Orange County Will Attorney
Assisting Individuals and their Loved Ones with Drafting a Concise and Complete Last Will and Testament
In the State of California, if you die without having a valid will or trust in place, your assets, including any real property which you hold, will be distributed in accordance with the California laws surrounding intestate succession. Property distribution in this instance can take a long time, and the State will be the one to make a determination about who receives what – based upon a survivor’s familial relationship with you.
What is a Will?
A last will and testament is a legal tool that is used for estate planning. A will is generally considered to be the cornerstone of an estate plan, and it plays an important role in administering a deceased person’s (decedent’s) estate. The main functions of a will include:
- Designating the executor of your estate who will be in charge of administering your estate
- Naming your beneficiaries
- Designating which property will go to which beneficiaries
- Naming who you want to care for your children if necessary
While you can also distribute property through a living trust, it is important to have a will nonetheless. You should always have an experienced attorney draft your will, as there are requirements that must be met for the will to be valid under California law. The right wills attorney knows how to properly draft a will that addresses all the relevant issues and achieves your goals for your estate planning.
What are the Types of Wills?
Most people do not realize that there is more than one type of last will and testament. The following are some types of wills that people might have:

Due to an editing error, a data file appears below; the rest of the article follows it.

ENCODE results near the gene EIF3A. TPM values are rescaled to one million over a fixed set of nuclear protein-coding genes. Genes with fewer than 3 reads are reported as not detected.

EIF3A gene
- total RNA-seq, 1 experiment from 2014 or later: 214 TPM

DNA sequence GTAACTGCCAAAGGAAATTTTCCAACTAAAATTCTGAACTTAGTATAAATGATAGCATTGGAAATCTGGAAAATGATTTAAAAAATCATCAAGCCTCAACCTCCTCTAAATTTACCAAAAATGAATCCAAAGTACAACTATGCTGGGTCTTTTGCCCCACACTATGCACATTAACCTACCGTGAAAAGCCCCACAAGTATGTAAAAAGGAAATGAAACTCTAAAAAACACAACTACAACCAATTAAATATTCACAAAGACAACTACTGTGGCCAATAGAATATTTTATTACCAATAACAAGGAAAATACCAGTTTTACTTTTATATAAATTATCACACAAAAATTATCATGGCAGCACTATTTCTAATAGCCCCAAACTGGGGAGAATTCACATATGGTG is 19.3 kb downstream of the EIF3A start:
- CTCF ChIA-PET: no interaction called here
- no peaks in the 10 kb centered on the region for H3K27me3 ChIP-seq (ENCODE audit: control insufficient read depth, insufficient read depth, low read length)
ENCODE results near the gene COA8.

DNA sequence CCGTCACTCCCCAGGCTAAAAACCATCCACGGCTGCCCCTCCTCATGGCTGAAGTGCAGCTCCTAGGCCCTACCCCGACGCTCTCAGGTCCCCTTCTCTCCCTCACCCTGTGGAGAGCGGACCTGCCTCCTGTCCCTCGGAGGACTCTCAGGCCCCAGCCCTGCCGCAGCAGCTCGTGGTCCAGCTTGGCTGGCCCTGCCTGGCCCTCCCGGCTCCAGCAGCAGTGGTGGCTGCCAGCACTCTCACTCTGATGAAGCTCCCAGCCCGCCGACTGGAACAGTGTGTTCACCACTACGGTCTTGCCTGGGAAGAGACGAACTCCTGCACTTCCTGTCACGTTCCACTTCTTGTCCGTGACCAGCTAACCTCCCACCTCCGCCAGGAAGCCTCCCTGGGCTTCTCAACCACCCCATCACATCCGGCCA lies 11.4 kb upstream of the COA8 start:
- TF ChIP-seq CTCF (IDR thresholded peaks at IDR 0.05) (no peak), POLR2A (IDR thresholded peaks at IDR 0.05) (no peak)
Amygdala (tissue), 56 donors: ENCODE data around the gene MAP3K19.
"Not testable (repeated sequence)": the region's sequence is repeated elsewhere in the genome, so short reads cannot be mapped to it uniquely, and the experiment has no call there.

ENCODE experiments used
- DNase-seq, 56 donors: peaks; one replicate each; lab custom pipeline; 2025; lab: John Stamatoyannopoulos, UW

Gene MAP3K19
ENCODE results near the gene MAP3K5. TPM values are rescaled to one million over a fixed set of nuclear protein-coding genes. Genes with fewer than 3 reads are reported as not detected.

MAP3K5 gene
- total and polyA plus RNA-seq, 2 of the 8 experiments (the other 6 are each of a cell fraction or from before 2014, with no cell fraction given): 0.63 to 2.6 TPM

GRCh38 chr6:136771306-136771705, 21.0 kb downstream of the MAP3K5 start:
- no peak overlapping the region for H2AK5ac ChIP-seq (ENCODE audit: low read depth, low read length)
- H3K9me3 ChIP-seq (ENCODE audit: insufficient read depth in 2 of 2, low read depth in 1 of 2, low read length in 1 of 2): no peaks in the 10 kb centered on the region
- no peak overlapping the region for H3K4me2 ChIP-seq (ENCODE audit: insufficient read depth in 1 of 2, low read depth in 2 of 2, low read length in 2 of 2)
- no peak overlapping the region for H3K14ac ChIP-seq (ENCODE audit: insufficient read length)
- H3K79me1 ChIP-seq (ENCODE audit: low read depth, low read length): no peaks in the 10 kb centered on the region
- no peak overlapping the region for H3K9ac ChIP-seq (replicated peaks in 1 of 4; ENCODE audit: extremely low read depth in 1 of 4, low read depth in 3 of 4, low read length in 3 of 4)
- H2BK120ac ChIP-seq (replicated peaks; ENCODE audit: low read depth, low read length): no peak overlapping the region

- Simple will – Despite its name, a simple will can achieve a lot, including naming your executor and setting out your property distributions.
- Nuncupative will – This is a will that is spoken verbally instead of in writing, and this type of will is not recognized as valid under California law.
- Holographic will – This type of will is handwritten, and as long as it is found to be in the handwriting of the decedent and is properly signed, it can be valid in California.
- Joint will or mutual will – Both of these involve two people – usually spouses – leaving everything to one another. These can be problematic for family members and are rare in modern times.
- Mirror will or reciprocal will – This is often a better option for spouses, as they are separate documents that have nearly identical terms. Each spouse has the ability to amend their own will should circumstances change.
- Living will – This is not actually a last will and testament, but instead, sets out your wishes for end-of-life medical care.
Why is a Will Important?
After someone passes away, the person named as the executor of the estate in the will should locate the decedent’s will and submit it to the probate court. If the probate court deems the will valid, the court will then allow the executor to distribute the estate according to the will.